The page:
Morgantown, WV

Morgantown could become second West Virginia city to ban conversion therapy on minors

Megan Hippler
Image from Ian Taylor / Unsplash

A growing movement in West Virginia’s third largest city seeks to ban the dangerous pseudoscientific practice of conversion therapy on minors, and Morgantown city councilors are listening.

Conversion therapy is the dangerous and discredited practice of trying to intentionally change someone’s sexual orientation or gender identity. Sometimes the individual is a willing participant, but sometimes they are not. The ‘therapy’ is most often conducted by a religious leader, a mental health professional, or a medical practitioner.

However, the majority of accredited health organizations in the United States and Cornell University’s literary review of 47 peer-reviewed studies conclude that conversion therapy fails in its goal to change a person’s sexual orientation or gender identity. Instead, participants are left with increased rates of suicide, depression, anxiety, intimacy issues, and self-harm.

Morgantown’s City Council hosted a ‘Committee of the Whole’ meeting on August 31st during which the Human Rights Commission presented the case for banning conversion therapy in minors within the city limits.

“Passing this ordinance in Morgantown will show that we as a community care for our queer youth and want to protect them to the best of our abilities,” Ash Orr, chair of the Morgantown Human Rights Commission, said during the meeting.

While no formal actions are permitted at a ‘Committee of the Whole’ meeting, Councilors were encouraged to ask questions of the proposal and discuss the options for potentially changing the city’s policy. An open-mic portion of the meeting allowed residents to offer their opinions on the issue.

The proposed bill comes on the tail of West Virginia’s largest city, Charleston, passing an ordinance in August to ban medical practitioners and mental health professionals from performing conversion therapy on minors.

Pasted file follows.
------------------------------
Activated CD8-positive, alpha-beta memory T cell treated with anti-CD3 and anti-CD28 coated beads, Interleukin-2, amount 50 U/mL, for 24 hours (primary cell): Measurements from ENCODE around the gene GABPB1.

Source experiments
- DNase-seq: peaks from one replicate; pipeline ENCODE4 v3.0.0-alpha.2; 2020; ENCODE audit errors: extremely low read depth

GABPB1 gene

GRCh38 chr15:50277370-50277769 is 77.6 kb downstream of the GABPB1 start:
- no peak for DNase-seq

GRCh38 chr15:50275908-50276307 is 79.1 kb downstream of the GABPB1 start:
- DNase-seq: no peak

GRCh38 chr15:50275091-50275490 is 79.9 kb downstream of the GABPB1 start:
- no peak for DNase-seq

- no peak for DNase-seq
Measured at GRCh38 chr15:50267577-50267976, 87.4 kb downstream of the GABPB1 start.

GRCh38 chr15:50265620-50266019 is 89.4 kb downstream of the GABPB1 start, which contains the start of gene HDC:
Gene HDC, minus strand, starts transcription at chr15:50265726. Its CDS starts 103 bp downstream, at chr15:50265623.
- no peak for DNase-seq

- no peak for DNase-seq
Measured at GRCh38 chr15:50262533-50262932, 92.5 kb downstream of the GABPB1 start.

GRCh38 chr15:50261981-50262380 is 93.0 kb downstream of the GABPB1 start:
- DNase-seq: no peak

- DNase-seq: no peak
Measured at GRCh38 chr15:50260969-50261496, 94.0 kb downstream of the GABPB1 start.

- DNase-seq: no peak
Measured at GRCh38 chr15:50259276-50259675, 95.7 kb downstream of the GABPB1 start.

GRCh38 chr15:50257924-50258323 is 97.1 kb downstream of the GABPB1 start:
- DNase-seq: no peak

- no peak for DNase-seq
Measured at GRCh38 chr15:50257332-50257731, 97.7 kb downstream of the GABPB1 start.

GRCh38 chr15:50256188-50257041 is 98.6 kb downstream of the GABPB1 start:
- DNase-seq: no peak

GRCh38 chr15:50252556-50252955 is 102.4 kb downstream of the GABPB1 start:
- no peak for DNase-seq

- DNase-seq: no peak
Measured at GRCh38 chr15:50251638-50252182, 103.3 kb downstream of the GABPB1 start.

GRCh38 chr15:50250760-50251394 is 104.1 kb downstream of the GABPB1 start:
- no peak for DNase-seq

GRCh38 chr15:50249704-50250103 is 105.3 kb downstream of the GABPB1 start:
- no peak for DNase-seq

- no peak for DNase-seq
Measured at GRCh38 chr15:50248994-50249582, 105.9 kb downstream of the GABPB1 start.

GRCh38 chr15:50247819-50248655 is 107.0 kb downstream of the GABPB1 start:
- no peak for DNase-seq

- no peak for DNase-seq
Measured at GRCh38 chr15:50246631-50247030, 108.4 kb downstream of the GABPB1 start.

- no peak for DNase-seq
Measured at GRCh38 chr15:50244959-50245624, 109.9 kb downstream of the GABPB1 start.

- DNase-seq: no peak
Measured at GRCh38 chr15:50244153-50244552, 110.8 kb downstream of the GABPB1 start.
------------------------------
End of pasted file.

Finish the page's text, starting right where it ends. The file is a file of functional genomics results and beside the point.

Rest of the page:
Any ordinance in Morgantown would likely be based on Charleston’s ordinance, which was specifically crafted to avoid constitutional challenges to the First Amendment. To prevent lengthy legal battles and the potential overturning of an ordinance that could save lives, the ordinance is somewhat limited.

Charleston’s ban on conversion therapy makes no mention of religious leaders and organizations so there cannot be claims that it infringes on the freedom of religion. While medical practitioners and mental health professionals are not allowed to practice conversion therapy as part of their care for a minor, at threat of a $1000 fine, they are legally permitted to voice their support of conversion therapy, provide additional information on the practice, and provide referrals to parents or guardians for organizations or individuals that still offer conversion therapy outside of the city limits.

Still, one city-wide ban minimizing the abusive practice is a victory for LGBTQ West Virginians. A second reduces the number of places LGBTQ youth can be referred to and has the potential to create momentum. Unequivocally stating that the safety of LGBTQ youth is a priority to residents in the state is especially needed at a time when West Virginia Attorney General Patrick Morissey has joined nineteen other state attorneys general to sue the federal government in the hopes of overturning equal employment protections on the basis of sexual orientation and gender identity.

Morgantown City Council has not yet announced a course of action regarding the ban, but proponents of the ban do not have to wait.

City Council meetings are on the first and third Tuesdays of the month at 7pm. All meetings are open to the public, broadcast live on the city’s Government Access Channel, and available to view live and on-demand on the city’s website.

Fairness West Virginia, a civil advocacy group for LGBT West Virginians, has also created a simple form that supporters of the ban can use to email Morgantown’s City Council members. When the ban passed in Charleston, Fairness West Virginia cited the 4,400 emails sent through their portal as one of many reasons for the increased protections to West Virginia’s LGBTQ youth.


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Megan Hippler writes about West Virginia humanities. Her work has appeared in Orion, Seamwork, and PopSugar.


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